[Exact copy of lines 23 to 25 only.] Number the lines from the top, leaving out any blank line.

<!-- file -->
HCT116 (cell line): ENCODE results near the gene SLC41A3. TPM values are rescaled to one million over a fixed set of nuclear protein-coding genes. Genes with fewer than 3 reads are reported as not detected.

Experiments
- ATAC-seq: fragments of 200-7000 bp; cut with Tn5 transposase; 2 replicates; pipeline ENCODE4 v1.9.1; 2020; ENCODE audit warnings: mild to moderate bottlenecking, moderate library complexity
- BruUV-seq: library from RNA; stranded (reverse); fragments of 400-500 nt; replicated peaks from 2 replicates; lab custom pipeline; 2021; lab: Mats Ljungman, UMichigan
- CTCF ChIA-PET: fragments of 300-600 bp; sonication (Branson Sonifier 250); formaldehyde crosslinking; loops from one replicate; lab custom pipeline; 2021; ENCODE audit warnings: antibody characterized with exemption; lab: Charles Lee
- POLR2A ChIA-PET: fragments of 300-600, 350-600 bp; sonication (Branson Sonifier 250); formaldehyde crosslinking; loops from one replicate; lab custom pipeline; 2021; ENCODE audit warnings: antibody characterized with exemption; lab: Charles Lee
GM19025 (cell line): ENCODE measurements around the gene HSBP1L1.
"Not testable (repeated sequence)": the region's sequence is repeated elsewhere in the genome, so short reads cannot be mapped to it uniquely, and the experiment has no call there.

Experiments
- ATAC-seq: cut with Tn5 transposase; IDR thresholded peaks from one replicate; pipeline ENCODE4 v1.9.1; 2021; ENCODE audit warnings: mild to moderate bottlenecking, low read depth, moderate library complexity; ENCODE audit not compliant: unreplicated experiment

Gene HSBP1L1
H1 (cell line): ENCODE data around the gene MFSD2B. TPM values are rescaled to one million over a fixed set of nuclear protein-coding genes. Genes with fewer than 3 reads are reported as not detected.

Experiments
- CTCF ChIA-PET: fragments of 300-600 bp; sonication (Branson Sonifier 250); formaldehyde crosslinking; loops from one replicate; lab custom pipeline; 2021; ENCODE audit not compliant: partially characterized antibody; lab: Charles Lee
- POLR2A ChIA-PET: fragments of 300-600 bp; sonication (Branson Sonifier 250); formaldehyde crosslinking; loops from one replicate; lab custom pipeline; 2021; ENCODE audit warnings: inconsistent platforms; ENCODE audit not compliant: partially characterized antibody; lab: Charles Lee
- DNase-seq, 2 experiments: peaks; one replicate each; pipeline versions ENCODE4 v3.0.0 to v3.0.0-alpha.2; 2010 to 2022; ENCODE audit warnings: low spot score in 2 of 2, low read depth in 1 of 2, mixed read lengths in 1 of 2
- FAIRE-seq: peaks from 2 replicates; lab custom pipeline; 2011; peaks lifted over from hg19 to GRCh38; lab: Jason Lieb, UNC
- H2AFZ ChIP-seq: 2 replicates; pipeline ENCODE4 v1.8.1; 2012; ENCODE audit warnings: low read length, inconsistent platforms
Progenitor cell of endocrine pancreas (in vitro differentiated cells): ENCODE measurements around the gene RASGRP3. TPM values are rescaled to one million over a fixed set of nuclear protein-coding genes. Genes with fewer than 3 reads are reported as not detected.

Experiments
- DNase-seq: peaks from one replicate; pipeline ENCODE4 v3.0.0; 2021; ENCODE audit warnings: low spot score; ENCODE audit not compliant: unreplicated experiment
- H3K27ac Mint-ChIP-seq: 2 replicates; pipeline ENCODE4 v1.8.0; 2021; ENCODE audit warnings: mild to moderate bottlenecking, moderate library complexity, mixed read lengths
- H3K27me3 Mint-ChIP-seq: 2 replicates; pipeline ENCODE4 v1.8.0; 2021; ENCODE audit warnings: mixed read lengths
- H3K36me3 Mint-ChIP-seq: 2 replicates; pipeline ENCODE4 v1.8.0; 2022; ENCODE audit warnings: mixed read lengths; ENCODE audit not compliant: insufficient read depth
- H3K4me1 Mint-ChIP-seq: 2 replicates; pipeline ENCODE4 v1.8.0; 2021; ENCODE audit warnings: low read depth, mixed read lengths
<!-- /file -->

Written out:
- H3K27me3 Mint-ChIP-seq: 2 replicates; pipeline ENCODE4 v1.8.0; 2021; ENCODE audit warnings: mixed read lengths
- H3K36me3 Mint-ChIP-seq: 2 replicates; pipeline ENCODE4 v1.8.0; 2022; ENCODE audit warnings: mixed read lengths; ENCODE audit not compliant: insufficient read depth
- H3K4me1 Mint-ChIP-seq: 2 replicates; pipeline ENCODE4 v1.8.0; 2021; ENCODE audit warnings: low read depth, mixed read lengths